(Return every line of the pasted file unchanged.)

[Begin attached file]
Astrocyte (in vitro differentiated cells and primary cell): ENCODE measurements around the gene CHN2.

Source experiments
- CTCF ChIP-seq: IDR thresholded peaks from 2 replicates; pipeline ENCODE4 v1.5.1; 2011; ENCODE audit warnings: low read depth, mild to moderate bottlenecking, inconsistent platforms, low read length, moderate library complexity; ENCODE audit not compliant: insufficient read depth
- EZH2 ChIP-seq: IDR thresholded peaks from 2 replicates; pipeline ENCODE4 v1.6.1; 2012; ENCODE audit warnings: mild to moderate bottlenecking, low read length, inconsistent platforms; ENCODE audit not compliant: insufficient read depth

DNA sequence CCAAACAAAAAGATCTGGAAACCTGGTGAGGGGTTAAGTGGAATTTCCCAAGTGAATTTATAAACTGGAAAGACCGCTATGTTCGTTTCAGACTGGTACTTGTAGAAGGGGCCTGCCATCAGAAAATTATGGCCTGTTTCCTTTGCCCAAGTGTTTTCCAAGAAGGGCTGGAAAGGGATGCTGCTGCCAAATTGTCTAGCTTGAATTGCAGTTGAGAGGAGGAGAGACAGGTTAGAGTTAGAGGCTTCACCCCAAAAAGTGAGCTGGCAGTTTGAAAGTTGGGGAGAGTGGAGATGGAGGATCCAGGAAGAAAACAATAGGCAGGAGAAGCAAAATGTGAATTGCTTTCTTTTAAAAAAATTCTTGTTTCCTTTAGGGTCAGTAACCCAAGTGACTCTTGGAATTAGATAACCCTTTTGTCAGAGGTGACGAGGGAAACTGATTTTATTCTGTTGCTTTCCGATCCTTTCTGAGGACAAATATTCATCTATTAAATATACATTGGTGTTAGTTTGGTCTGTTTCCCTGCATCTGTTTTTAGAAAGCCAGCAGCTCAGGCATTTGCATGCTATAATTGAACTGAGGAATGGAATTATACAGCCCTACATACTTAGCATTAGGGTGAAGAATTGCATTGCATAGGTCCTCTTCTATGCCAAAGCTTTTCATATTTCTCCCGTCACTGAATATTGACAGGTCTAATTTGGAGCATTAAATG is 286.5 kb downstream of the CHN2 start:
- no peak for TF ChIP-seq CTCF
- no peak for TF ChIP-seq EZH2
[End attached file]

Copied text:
Astrocyte (in vitro differentiated cells and primary cell): ENCODE measurements around the gene CHN2.

Source experiments
- CTCF ChIP-seq: IDR thresholded peaks from 2 replicates; pipeline ENCODE4 v1.5.1; 2011; ENCODE audit warnings: low read depth, mild to moderate bottlenecking, inconsistent platforms, low read length, moderate library complexity; ENCODE audit not compliant: insufficient read depth
- EZH2 ChIP-seq: IDR thresholded peaks from 2 replicates; pipeline ENCODE4 v1.6.1; 2012; ENCODE audit warnings: mild to moderate bottlenecking, low read length, inconsistent platforms; ENCODE audit not compliant: insufficient read depth

DNA sequence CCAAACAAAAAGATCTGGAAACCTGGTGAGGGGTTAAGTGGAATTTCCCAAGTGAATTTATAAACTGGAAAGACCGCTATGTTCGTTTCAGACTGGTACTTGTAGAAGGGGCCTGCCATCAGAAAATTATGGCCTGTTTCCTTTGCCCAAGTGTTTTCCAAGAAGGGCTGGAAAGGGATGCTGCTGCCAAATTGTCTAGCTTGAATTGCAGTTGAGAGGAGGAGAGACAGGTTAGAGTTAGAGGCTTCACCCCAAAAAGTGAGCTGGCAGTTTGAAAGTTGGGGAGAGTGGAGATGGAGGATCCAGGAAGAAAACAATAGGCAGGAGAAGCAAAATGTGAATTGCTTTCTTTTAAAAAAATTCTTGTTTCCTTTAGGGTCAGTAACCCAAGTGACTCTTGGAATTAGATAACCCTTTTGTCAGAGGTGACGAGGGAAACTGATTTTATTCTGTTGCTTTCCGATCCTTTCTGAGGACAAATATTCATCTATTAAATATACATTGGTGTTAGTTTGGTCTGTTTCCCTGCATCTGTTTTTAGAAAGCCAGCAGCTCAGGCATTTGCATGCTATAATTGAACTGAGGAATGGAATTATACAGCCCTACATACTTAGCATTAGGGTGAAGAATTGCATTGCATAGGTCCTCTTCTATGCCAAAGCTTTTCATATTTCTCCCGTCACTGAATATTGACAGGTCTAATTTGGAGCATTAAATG is 286.5 kb downstream of the CHN2 start:
- no peak for TF ChIP-seq CTCF
- no peak for TF ChIP-seq EZH2